"Pramila Jayapal" by Ronald Woan is licensed under CC BY-NC 2.0. https://www.flickr.com/photos/rwoan/16567259622/in/photolist-reZx6h-QjTpC7-2gBMbPD-qXwsLU-2gBM5WS-23SVmDc-mSu1VM-2dojuS5-SmfG73-23SV6dn-mSvMRL-6Mvjne-23SV3i4-QJ5i4c-6MvkMx-QJ4UPT-2eunrfH-SmfF53-QJ599t-23SVDXk-23SVkZX-2doju6f-SmfGSG-2eunpN4-2epLn1W-2epLcjm

According to media reports, Democrats are reducing the total cost of their plan from $3.5 trillion to as low as $1.9 to $2.2 trillion. However, they are not actually seeking to reduce total federal spending – instead they are simply utilizing budget loopholes and gimmicks to create the illusion that the bill will cost less.

The bill will contain the same harmful policies including trillions of dollars in job-killing tax hikes, wasteful welfare programs that increase dependency on government Green New Deal climate subsidies. 

Most of the policy changes being floated to lower the cost of the bill involve shortening the length of time a certain policy will last, not eliminating any of these destructive policies. Congress typically measures spending and taxes over a ten year budget window, and Democrats want to manipulate this practice by having some programs expire after several years and have others take effect gradually.

Rep. Pramila Jayapal (D-Wash.), head of the Congressional Progressive Caucus, said, “We would be willing to trim the number a little bit by cutting back the years for some of these programs, but we want to make sure our priorities as we’ve articulated them are all contained within the bill.” 

The expectation is that once new welfare programs are created, they will never go away and that like other federal programs, they will become permanent, expensive programs. CBS News reported that, “The progressives hope that popular programs would then be renewed down the line, as they’re about to expire.”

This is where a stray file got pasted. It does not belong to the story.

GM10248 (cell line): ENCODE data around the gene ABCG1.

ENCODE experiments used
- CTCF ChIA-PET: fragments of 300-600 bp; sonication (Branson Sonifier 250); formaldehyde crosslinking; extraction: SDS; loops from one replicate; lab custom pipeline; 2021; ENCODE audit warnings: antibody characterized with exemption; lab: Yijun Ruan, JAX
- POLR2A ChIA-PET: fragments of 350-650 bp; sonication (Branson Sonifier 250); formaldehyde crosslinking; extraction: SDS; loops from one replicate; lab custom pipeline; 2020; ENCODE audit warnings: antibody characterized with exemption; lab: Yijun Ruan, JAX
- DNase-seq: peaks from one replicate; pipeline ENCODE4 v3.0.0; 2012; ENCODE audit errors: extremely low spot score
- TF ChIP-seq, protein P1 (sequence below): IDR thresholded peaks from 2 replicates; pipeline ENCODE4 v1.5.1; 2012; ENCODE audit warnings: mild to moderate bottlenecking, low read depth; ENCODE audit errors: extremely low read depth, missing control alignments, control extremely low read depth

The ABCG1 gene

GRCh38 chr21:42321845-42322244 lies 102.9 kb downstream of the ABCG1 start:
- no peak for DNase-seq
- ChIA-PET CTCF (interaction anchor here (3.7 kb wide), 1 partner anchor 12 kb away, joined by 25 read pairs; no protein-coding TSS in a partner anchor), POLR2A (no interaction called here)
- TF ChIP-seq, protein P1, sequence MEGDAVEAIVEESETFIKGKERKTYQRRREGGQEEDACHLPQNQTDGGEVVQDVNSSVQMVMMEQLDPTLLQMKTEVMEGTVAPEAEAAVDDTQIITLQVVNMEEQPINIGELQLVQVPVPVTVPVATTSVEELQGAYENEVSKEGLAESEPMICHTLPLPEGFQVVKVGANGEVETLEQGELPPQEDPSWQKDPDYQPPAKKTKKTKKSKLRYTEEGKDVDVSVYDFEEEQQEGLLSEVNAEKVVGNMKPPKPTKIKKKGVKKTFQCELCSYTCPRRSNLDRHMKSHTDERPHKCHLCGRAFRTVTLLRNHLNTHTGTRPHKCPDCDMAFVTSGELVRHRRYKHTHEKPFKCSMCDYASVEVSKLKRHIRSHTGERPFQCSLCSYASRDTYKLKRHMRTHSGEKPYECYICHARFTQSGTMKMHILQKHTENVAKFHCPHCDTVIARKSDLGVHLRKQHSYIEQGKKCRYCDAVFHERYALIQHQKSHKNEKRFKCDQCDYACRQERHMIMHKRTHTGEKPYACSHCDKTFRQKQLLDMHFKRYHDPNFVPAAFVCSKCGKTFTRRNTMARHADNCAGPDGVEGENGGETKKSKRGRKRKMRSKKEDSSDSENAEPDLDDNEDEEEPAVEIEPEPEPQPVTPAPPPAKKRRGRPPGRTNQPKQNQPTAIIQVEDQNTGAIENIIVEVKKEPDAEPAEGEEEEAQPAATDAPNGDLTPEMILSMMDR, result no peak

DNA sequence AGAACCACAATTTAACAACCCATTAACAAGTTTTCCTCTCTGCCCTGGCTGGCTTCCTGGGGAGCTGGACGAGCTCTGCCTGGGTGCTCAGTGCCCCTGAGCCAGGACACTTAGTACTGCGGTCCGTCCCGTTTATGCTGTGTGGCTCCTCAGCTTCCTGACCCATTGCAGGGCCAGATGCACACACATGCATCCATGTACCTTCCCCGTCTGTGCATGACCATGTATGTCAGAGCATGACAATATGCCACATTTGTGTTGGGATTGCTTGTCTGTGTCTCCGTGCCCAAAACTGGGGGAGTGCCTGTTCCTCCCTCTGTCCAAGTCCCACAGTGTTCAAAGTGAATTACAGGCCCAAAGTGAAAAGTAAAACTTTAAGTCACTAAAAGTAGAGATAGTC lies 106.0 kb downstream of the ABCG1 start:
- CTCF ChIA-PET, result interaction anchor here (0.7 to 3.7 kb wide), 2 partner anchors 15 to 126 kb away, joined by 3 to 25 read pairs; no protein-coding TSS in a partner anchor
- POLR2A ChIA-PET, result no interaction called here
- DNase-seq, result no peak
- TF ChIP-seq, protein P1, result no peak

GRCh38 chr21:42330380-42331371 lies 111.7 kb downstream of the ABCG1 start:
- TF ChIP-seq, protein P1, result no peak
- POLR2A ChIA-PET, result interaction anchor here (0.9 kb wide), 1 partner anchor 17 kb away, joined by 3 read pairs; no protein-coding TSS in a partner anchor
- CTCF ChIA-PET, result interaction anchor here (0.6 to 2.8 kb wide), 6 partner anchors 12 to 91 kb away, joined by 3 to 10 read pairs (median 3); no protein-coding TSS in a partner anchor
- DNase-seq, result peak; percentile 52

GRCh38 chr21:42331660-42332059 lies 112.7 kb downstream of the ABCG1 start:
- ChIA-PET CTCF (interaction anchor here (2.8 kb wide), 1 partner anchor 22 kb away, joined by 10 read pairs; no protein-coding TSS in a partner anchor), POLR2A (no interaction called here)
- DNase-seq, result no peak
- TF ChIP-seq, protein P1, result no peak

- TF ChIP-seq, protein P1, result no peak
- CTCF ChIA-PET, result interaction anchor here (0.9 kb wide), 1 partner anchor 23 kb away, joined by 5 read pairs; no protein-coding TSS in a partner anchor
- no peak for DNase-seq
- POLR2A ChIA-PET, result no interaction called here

Specifically, Democrats are expected to shorten the duration of programs like these even more. For example, instead of creating a fully refundable Child Tax Credit until 2025, they may only include an expanded CTC for 2 years. The Wall Street Editorial Board explains that, under an expanded CTC, a married couple making $150,000 a year with four children would qualify for $13,200 a year. A similar family making $400,000 a year could still receive up to $8,000 a year in taxpayer dollars. 

Democrats may also reduce the duration of the paid family and medical leave provision. Under this provision, a married couple with a newborn making $200,000 a year could collect more than $1,000 a week. 

It is clear that these benefits go far beyond the scope of helping those in need. In fact, this bill increases taxes on working families to deliver thousands of dollars a month to very well-off families. However, because these welfare programs hand out a massive amount of money, provide money to a large base, and would become a regular part of many Americans’ month (or week), it would be incredibly difficult to get rid of them.

To be clear, the $3.5 trillion bill released by House Democrats already uses budget gimmicks.

Within the current legislation, the fully refundable Child Tax Credit only lasts until 2025, universal pre-kindergarten funding expires in 2028, free community college expires in 2028, many of the climate tax credits expire in 10 years, several affordable housing provisions expire in 10 years, and more. Democrats reasonably assume these measures will be extended indefinitely, but place an expiration date on them to bring down the cost of the bill. 

If the provisions of this bill are made permanent, the Committee for a Responsible Federal Budget (CRFB) estimates that the true cost could be between $5 trillion and $5.5 trillion over a decade, and much more beyond a decade. 

Rather than pushing through trillions in new spending, lawmakers should look to rein in out of control federal spending. Last year, the U.S. government spent over $6 trillion. The U.S. is on track to spend over $6 trillion this year, or 30 percent of the economy, even before this massive spending plan is signed into law. 

The CBO already projects that the U.S.’s interest costs will triple within the next decade: $331 billion this year to $910 billion in 2031, accounting for 12 percent of the entire federal budget. This budget resolution would launch the United States into even deeper debt, thus requiring a massive chunk of yearly federal spending be dedicated to interest payments.   

While the topline cost of the Democrat’s socialist tax and spend bill may be going down, it appears that any reduction in size will be due to budget gimmicks, not true spending restraint. Americans should not be fooled into thinking this bill is anything but a massive socialist Wishlist packed with destructive tax hikes, wasteful spending, and giveaways to progressive special interests.